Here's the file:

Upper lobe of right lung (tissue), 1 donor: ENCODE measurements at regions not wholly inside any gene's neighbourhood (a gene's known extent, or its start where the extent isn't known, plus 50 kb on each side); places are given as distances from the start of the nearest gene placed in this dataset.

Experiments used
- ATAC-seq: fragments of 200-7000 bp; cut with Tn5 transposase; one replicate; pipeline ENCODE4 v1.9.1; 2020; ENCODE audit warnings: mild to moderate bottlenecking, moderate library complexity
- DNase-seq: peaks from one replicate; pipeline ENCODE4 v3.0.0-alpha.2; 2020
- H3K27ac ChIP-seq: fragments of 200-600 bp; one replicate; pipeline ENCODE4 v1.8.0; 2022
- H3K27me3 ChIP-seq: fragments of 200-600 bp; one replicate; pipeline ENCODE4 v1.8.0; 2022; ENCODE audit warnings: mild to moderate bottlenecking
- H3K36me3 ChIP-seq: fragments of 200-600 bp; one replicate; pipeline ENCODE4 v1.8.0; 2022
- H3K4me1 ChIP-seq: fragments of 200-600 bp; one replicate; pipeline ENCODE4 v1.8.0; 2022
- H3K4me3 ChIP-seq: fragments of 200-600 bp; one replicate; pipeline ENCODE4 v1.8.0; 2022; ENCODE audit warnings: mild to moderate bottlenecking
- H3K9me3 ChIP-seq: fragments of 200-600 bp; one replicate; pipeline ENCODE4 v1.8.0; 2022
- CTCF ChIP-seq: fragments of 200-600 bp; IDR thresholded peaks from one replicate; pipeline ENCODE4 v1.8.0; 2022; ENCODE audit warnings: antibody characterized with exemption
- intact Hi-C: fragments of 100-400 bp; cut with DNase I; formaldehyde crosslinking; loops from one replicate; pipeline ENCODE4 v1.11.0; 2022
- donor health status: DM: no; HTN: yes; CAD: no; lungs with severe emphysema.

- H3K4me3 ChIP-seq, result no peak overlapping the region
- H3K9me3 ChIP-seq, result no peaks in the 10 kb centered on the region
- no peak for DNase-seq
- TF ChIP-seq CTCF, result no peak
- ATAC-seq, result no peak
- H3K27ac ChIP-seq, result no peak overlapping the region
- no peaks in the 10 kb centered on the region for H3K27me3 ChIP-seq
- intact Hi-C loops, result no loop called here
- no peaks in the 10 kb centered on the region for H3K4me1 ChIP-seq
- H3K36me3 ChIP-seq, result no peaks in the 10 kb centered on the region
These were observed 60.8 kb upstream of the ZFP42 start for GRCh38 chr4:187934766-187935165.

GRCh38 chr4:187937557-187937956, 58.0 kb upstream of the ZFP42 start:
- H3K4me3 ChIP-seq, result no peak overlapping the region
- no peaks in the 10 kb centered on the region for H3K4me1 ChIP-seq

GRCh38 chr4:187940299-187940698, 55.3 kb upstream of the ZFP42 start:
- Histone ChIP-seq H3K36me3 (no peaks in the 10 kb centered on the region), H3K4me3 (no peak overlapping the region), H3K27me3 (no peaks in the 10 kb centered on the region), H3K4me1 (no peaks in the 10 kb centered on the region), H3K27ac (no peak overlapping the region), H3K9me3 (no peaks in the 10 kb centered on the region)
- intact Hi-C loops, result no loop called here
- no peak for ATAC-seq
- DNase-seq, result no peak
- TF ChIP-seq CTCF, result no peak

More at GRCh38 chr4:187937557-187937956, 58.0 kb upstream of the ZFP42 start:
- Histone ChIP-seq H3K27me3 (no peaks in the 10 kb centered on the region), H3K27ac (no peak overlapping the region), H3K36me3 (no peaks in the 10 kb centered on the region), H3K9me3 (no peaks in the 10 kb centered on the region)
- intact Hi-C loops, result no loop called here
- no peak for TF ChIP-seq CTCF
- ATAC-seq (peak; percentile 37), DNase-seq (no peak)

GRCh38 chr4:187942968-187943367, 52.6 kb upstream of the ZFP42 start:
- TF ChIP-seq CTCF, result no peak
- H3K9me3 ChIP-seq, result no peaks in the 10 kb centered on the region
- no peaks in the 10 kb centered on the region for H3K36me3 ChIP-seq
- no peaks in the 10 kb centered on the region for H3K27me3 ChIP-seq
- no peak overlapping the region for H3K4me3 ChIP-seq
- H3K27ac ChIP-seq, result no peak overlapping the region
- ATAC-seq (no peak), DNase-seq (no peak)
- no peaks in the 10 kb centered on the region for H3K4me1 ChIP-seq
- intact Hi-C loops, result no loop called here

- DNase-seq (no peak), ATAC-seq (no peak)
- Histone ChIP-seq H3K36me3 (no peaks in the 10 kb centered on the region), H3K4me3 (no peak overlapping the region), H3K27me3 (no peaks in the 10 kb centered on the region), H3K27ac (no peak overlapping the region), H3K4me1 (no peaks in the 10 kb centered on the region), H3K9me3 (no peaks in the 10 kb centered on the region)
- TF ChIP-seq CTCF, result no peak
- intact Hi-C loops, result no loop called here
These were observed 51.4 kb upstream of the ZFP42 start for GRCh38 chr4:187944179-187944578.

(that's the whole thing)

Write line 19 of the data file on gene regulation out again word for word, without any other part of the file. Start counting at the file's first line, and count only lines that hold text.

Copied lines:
- H3K27ac ChIP-seq, result no peak overlapping the region